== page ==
Still, there are echoes of something akin to an authorial function in the dream, though it can only be perceived in retrospect (apart, perhaps, from cases of lucid dreaming). Just as Brutus is, in part, made of CassiusCcould not be Brutus without Cassius, Caesar, etc.Cso the people conjured in the dream have what we may call fluid identities. They do not appear to the dreamer as composites, but they are subject to Arevision,@ or change (facial structure, gender, attitude, etc.). To put it another way, if Julius Caesar were a dream dreamed by Brutus Cassius might well become Casca or Trebonius or Cinna on the ground that all are conspirators and thus to a degree interchangeable as actional functions. Moreover, though the dreamer is not aware of a thematic dimension in the dream, there is one there in the sense that all elements of the dream (usually) cooperate in Asticking to the subject@ (my endangerment, my defeat of the villain, my unsuccessful love affair, etc.). Here we arrive at a level at which the function we call authoring in the waking world asserts itself as a kind of Darwinian ACondition of Existence@ in the dream world. The authorial act of the waking writer alternately putting himself into the Aminds@ of his characters, changing their natures as composition may require, think­ing their thoughts and undergoing their fate in a virtual way is repeated in the dream in the cooperation between the author/dreamer and the dreamed characters.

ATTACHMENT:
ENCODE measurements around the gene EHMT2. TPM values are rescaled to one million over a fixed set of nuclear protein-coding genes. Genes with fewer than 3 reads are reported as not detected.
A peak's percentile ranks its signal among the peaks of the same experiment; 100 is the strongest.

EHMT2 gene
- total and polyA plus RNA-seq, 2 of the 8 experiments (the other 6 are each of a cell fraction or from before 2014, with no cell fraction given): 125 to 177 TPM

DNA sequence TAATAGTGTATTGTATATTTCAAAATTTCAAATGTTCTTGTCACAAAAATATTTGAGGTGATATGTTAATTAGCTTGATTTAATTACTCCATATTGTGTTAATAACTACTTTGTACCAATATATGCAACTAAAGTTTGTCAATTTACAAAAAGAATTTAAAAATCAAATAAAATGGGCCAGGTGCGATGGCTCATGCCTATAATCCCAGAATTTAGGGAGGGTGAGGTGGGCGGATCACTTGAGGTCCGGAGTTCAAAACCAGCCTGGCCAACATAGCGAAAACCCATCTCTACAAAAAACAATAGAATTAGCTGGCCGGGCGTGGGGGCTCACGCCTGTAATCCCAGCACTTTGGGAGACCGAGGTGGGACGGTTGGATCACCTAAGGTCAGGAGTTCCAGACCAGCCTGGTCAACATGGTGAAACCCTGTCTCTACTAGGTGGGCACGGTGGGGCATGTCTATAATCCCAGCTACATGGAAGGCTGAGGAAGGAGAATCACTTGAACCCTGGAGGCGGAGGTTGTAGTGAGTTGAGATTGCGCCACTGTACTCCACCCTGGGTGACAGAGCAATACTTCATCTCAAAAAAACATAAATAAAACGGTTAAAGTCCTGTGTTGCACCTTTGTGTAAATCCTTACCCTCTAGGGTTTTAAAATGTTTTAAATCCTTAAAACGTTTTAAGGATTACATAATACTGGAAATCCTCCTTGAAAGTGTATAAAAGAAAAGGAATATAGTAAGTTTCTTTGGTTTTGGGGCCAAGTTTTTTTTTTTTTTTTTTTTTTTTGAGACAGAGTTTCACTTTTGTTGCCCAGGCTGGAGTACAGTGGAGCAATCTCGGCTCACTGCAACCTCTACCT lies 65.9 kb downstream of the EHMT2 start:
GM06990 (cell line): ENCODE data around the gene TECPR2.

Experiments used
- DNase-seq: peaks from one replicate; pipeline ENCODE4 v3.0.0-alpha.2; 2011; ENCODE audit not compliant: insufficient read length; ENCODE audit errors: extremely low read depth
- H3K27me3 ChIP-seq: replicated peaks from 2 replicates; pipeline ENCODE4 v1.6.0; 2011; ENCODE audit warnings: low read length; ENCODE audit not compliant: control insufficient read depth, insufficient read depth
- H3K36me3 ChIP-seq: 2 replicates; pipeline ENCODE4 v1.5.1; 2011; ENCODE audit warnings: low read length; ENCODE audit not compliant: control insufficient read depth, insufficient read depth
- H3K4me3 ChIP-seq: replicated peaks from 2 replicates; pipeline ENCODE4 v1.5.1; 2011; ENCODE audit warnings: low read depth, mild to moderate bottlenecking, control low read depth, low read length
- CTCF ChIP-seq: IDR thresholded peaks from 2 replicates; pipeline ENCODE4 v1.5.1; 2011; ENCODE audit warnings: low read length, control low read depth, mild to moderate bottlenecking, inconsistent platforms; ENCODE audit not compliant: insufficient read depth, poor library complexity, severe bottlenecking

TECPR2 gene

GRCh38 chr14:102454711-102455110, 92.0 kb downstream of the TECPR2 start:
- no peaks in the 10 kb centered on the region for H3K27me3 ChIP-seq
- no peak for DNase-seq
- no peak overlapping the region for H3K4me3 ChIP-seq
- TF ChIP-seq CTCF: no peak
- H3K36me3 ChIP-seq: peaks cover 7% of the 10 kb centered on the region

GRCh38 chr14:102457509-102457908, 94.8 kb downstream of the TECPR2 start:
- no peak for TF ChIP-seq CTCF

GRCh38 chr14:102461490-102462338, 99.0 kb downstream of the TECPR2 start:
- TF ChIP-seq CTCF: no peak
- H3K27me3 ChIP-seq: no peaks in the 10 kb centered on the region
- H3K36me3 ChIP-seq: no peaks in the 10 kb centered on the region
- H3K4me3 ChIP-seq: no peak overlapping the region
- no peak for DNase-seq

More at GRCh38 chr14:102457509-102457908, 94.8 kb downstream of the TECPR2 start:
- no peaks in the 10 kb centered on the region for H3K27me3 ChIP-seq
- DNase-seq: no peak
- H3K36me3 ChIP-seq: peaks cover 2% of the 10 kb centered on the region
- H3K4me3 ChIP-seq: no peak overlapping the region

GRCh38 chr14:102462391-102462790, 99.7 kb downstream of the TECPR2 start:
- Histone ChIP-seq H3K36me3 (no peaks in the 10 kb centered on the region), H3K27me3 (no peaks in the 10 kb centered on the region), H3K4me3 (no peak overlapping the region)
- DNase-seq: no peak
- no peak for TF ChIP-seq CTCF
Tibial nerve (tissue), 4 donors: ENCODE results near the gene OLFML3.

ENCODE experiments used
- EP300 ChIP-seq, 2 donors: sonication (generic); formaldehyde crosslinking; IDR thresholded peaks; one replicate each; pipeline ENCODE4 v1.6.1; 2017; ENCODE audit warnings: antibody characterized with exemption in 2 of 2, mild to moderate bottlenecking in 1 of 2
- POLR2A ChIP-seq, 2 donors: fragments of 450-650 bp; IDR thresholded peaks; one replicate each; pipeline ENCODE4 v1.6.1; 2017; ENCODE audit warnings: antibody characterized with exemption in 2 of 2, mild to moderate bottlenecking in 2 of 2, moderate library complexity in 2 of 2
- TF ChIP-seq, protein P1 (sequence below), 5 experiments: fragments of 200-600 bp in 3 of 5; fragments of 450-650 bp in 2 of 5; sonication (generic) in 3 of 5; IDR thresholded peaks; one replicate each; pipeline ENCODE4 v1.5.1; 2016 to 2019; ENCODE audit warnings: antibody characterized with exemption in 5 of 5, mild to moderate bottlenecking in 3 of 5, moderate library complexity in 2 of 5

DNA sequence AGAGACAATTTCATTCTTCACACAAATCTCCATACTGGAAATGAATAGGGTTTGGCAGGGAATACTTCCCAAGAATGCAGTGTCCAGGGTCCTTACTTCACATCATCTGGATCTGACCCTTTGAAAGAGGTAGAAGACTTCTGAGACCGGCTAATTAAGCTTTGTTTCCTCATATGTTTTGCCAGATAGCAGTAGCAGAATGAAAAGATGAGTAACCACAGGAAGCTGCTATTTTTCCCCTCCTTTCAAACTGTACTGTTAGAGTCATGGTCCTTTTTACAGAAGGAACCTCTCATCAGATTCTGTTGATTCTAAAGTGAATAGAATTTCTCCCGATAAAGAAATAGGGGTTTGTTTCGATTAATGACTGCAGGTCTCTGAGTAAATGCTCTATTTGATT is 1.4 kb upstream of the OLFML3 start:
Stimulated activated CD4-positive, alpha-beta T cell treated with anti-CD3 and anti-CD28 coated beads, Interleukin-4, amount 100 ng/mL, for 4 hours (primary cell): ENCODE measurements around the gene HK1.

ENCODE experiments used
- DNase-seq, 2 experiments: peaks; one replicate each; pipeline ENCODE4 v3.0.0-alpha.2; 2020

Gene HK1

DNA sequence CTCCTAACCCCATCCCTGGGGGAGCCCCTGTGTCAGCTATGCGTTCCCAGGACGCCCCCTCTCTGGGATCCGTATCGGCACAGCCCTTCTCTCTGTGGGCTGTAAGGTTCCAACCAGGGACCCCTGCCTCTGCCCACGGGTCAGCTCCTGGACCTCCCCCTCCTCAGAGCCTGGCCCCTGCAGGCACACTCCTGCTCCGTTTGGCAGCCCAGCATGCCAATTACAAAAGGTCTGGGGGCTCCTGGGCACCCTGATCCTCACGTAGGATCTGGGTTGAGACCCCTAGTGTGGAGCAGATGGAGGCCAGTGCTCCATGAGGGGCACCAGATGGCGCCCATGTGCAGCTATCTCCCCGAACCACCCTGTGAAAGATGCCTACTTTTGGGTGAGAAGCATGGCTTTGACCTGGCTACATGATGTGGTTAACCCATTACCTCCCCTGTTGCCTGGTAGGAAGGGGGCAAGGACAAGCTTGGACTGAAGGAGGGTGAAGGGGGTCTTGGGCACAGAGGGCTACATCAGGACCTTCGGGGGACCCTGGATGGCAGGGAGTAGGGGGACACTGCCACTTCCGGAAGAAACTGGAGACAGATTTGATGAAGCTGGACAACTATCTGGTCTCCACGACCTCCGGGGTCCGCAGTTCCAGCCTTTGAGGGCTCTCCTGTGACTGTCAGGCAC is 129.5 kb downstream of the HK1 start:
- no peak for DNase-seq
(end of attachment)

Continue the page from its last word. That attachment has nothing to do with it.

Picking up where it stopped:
One cannot even claim that the dreamer knows more than the characters do, since in the end all are aspects of the same creative energy. This is what we might call dispersed authorship: there is a psychical bond between dreamer and dreamed char­acter (and dream world at large) through which the dreamer's anticipation uncon­sciously Ainstructs@ the characters to do certain things (even terrorizing the dreamer) in keeping with the emotion underlying the dreamCand they oblige, hav­ing in a sense no mind of their own. This is, as we say in literary studies, the only Aevidence of authorship@ in the dream world: a qualitative compatibility in all im­ages or, if you will, a commanding emotional Akey,@ as in a musical composition, that controls possibilities of development and harmony. This has nothing to do with conscious intelligent Aplanning@ on the part of the dreamer; it occurs more like a sequence of sympathetic vibrations wherein the wish is father to the deed. But that is a subject beyond our concern here.

With these differences and similarities in mind, let us return to the question of meaning. Let us look at two cases that will illustrate the difference between experienced meaning and the kind of meaning we derive from interpretation. I will begin with a fiction, and for simple convenience I will remain with Shakespeare. Just before Hamlet dies, he asks Horatio to forego the Afelicity@ of suicide and live on to justify Hamlet's wounded name (AAnd in this harsh world draw thy breath in pain/ To tell my story.@). And at the end of the play, Horatio dutifully begins Hamlet's story thus:    

      So shall you hear
Of carnal, bloody, and unnatural acts,
Of accidental judgments, casual slaughters,
Of deaths put on by cunning and forc'd cause,
And, in this upshot, purposes mistook
Fall'n on th' inventors' heads. All this can I
Truly deliver.